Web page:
's 2013 Horror Write-off:

" Woods "

Submitted by Zombard Zombramble

A hollow sound blows in through the small window, I glance out it, watching the wind blow across the grass beyond. The tree’s leave ripple like water and I smile a bit, breathing in hard before shoveling another baleful of hay downwards. The yellow glints and shines as it falls, and really I wonder who would call this boring.

I moved here when I was fourteen, while my parents argued and argue, my uncle offered to give me a quiet life. School isn’t far away, and I don’t mind the distance. I don’t mind working here, either, and neither does my uncle. We work together, some of the time. And some of the time I help my auntie inside, preparing and cleaning. I don’t mind.

I do mind that they won’t let me in the woods. It’s the only thing I mind, because the woods are so elegant with how they transpose against the sky, with the colors they change in Fall. I hear a creek somewhere beyond my sights, a bubbling noise that rebounds within my heart. I want in, to climb and run and feel the soil under my feet.

It will probably disappoint me, a small forest, only a few feet before I find a trailer park or junk yard. But still, if they’d just let me in, to ascertain for myself that it’s not worth caring about anymore. And here I am, stealing off for a moment, crossing the wide gap of grass to see the trees. I press my palm against one, feeling the warmth inside and push in, bracing myself to jump over a root. Then I run, tripping, smacking into limbs, I run. I hear birds chirping and slow, looking back I see a small patch of pure green, the grass, framed by wood and limbs and leaves. I’m in.

I pluck a leaf and wander, breathing in the soil hanging heavily. I’m relaxed now, breathing steadily and letting my hand dance over everything. Something taints the air, a smell that makes me gag. I follow the trail, and the scent, to find what has ruined my beautiful grove, my sanctuary.

I can see it, dressed in flowers, a partially decomposed body, it’s flesh bubbling up from underneath. I feel myself falling, staring at it, the pallor, my mind boils, reeling, echoing the gurgling I’m sure the blood makes, sitting stagnant is the veins. I inch myself upwards and run, I run all the way home.

The sky is noticeably darker, and my auntie holds me close, she pets my hair and making shh’ing noises to calm me. My uncle isn’t angry, he just looks out at the woods and tells me to relax. I hold my auntie’s arm and for the first time in a while I can feel the tears stream down my face. They both hug me, then send me to bed. “Keep the light on.” They add.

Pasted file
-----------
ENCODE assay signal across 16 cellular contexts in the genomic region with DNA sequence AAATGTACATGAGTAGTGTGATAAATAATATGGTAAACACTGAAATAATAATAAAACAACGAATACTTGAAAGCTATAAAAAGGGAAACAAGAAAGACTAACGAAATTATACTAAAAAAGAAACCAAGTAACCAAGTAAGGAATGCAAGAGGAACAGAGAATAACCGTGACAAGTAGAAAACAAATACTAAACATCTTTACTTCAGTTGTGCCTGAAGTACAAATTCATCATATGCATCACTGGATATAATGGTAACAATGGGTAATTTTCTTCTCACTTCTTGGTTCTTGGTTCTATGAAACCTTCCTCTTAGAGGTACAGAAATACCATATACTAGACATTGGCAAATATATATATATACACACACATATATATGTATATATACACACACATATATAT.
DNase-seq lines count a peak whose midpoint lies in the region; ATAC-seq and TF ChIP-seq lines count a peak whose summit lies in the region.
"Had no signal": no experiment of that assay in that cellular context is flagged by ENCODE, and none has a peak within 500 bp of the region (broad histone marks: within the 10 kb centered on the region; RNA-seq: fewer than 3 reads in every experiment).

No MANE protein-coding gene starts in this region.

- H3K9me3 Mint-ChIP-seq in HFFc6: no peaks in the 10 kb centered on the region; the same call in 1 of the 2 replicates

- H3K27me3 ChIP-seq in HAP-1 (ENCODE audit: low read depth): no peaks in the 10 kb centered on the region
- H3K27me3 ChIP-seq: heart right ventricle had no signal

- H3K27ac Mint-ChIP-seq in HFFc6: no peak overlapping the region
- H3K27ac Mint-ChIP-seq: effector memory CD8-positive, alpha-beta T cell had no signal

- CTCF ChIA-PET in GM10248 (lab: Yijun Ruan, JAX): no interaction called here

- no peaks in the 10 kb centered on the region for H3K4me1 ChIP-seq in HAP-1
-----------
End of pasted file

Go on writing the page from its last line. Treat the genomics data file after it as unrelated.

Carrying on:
The night is still, just like the following days. I don’t look at the woods anymore, averting my gaze anyway I need to in order to look away. My uncle sends me inside often, and I stay in to help auntie. She always cleans the windows now, and lets me clean the floors. I want to ask “Who was it?” but they won’t know, just like me.

I’m finished for the day, it’s high summer and the sun is casting shadows out of everything. I soak in the orange light, keeping myself warm as I finally look out the large windows. Beyond my view is the tree line, but this time I try not to be afraid. After all, they’re dead, they can’t hurt me. They’re dead and forgotten. Unconsciously, I cry, my auntie hugs me and helps me to my room, where I cry and cry. I find myself awake in the night, with only one thought:

They need a burial.

The path is obvious, and so is the corpse. I’m wearing clothing that covers my entire body right now, with another layer so I can ditch these. With the shovel I struggle to flip the body, and when I do I scream. The face is bloated, deformed and misshapen. I begin to drag it, feet first out of the woods, bumping over stones, scrapping bits of flesh off with limbs. A light illuminates around me, like a halo. I turn to be blinded, the light shining over everything untouched.

“I didn’t want you going in there, because every time on of you do, you bring back one of those back.”

I drop the body, my uncle pulls it for me. Holding the torch I can see the bits of gore already on the path, aged on to create texture, the stains already so seeped into the soil. While he digs the hole, I wait, looking at the form. It’s the first time I’ve met it. It watches me back, one eye partially open, glazed over and made of clouds. I push the hair away, something striking me as similar with the nose.

“Looks just like you.” He mumbles, dropping the shovel, “they all do.”